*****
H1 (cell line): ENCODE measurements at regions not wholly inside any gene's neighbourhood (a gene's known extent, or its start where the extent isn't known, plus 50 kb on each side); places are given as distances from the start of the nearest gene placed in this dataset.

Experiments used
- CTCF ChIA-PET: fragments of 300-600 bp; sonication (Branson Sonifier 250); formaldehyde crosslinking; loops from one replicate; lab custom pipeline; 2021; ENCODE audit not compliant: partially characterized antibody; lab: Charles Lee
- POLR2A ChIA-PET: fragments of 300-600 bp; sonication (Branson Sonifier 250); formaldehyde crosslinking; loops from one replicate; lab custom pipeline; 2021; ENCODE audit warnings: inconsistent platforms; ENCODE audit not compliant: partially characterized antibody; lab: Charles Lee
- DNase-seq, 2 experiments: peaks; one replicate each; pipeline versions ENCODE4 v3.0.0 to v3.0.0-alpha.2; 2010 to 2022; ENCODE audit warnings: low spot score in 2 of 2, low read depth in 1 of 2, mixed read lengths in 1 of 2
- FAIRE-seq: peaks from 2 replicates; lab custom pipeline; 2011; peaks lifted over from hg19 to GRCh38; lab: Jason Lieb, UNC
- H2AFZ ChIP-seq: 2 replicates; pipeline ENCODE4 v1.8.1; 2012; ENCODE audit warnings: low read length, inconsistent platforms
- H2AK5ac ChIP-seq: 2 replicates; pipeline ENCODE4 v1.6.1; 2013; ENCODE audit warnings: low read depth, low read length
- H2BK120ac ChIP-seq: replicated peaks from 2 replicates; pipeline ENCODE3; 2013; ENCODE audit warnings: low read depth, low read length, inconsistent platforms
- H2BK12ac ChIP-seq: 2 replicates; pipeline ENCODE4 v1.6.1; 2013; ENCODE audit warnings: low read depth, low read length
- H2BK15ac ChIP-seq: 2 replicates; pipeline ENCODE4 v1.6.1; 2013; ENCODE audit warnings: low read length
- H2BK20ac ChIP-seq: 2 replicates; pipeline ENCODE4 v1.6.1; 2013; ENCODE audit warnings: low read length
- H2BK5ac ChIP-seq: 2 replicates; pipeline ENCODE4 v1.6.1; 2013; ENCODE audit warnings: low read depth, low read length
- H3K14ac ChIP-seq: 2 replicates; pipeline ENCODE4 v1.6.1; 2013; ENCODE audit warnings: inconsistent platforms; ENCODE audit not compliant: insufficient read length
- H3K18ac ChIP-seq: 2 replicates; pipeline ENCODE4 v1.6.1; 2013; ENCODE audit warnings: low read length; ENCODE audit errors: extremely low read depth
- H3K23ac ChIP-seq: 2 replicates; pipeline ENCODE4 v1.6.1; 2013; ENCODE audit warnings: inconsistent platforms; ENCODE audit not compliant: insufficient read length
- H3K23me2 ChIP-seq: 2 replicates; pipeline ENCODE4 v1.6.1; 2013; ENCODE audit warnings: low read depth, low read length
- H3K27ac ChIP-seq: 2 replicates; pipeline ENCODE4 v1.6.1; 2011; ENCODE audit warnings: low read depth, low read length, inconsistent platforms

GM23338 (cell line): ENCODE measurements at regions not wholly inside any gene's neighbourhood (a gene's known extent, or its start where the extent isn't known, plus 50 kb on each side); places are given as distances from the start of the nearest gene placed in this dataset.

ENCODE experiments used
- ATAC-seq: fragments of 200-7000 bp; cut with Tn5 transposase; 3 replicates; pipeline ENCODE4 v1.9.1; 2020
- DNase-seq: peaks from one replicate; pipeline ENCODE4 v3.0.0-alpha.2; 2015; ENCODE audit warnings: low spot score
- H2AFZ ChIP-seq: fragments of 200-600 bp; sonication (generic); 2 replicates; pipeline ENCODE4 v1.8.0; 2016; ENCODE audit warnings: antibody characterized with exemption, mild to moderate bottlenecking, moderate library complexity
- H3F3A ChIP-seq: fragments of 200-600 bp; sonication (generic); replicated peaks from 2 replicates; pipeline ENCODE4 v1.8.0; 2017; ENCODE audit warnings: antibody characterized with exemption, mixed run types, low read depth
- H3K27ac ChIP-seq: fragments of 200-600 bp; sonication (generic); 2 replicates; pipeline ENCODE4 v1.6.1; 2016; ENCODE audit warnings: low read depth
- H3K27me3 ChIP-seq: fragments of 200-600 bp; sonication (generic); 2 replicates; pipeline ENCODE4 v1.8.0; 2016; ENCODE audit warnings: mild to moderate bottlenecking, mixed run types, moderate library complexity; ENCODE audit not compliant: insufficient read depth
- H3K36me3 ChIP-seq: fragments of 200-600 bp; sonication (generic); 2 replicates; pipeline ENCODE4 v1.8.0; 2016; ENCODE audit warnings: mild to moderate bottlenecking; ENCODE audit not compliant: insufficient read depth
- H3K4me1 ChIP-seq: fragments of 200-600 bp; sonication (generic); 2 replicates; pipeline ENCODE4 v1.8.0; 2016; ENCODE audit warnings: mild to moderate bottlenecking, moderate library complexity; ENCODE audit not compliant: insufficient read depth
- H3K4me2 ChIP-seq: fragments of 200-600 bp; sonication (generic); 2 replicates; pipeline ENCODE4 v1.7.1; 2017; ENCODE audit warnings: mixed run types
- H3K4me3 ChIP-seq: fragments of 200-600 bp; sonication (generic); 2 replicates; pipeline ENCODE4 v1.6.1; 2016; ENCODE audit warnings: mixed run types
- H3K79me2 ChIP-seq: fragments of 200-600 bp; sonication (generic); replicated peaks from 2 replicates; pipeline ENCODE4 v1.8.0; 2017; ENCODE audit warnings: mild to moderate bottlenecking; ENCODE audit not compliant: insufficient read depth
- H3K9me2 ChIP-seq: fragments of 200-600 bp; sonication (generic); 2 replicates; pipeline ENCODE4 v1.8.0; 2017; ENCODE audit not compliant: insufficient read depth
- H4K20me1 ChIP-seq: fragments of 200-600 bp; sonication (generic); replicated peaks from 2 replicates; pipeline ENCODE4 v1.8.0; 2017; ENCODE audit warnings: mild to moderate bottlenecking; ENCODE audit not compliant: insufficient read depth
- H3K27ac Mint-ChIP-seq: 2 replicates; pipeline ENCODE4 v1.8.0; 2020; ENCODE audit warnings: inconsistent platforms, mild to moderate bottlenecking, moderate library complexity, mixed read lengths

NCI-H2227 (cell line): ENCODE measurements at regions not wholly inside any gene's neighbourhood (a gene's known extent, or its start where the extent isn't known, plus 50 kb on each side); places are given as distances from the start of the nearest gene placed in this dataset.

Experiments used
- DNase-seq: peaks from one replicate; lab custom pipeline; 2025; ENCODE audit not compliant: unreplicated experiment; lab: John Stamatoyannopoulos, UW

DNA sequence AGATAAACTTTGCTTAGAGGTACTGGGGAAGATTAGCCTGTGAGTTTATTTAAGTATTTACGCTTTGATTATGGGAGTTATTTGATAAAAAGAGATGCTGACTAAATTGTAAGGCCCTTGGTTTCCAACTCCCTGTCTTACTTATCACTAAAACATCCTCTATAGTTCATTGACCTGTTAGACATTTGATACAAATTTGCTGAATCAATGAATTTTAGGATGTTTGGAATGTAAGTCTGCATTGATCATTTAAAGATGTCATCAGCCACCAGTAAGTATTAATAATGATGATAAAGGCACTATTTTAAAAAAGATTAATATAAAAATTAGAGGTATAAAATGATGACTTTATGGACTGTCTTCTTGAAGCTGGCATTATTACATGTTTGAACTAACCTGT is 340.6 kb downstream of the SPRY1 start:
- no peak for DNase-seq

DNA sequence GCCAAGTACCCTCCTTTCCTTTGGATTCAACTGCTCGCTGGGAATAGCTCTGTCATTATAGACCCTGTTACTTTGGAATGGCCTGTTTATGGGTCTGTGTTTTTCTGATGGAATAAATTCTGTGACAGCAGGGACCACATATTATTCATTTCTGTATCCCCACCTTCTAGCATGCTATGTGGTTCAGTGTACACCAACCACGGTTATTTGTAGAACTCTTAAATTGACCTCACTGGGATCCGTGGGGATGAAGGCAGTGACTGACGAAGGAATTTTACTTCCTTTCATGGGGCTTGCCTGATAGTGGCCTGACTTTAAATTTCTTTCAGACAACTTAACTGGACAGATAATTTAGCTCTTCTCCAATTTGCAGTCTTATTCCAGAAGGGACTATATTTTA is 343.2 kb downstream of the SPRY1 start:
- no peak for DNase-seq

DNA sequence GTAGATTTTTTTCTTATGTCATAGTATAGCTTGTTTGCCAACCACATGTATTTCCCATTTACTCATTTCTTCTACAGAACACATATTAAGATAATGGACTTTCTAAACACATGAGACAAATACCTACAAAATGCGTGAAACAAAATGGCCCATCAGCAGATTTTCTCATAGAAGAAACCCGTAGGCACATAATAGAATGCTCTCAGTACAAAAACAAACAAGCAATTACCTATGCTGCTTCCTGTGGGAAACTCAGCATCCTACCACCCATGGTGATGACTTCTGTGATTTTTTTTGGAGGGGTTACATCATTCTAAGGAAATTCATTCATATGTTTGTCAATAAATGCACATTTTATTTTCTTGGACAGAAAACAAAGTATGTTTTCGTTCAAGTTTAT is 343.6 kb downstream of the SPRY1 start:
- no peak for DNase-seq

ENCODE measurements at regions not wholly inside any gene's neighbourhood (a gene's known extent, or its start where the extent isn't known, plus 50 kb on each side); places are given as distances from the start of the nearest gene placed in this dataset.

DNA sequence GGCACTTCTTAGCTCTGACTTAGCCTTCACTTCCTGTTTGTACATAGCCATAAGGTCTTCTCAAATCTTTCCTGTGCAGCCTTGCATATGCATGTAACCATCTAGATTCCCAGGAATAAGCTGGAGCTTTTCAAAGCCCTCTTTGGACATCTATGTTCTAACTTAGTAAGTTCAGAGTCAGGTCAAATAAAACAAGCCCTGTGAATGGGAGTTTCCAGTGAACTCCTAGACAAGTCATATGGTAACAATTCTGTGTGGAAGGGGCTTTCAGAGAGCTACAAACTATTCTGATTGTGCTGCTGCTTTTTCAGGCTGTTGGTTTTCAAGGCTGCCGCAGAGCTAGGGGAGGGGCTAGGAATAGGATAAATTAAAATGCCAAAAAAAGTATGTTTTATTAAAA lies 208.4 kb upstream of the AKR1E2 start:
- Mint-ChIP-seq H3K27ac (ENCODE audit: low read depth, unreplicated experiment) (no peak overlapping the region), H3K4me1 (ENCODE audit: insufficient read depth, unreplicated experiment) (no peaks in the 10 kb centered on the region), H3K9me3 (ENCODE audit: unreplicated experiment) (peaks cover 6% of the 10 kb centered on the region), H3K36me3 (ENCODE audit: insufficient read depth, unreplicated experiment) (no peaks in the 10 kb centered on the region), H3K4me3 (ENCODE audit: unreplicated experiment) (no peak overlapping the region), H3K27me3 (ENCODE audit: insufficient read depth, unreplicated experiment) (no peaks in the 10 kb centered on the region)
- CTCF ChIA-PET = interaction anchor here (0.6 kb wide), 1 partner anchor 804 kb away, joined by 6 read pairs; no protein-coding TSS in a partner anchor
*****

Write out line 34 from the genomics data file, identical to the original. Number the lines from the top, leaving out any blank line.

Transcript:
- H3K27ac Mint-ChIP-seq: 2 replicates; pipeline ENCODE4 v1.8.0; 2020; ENCODE audit warnings: inconsistent platforms, mild to moderate bottlenecking, moderate library complexity, mixed read lengths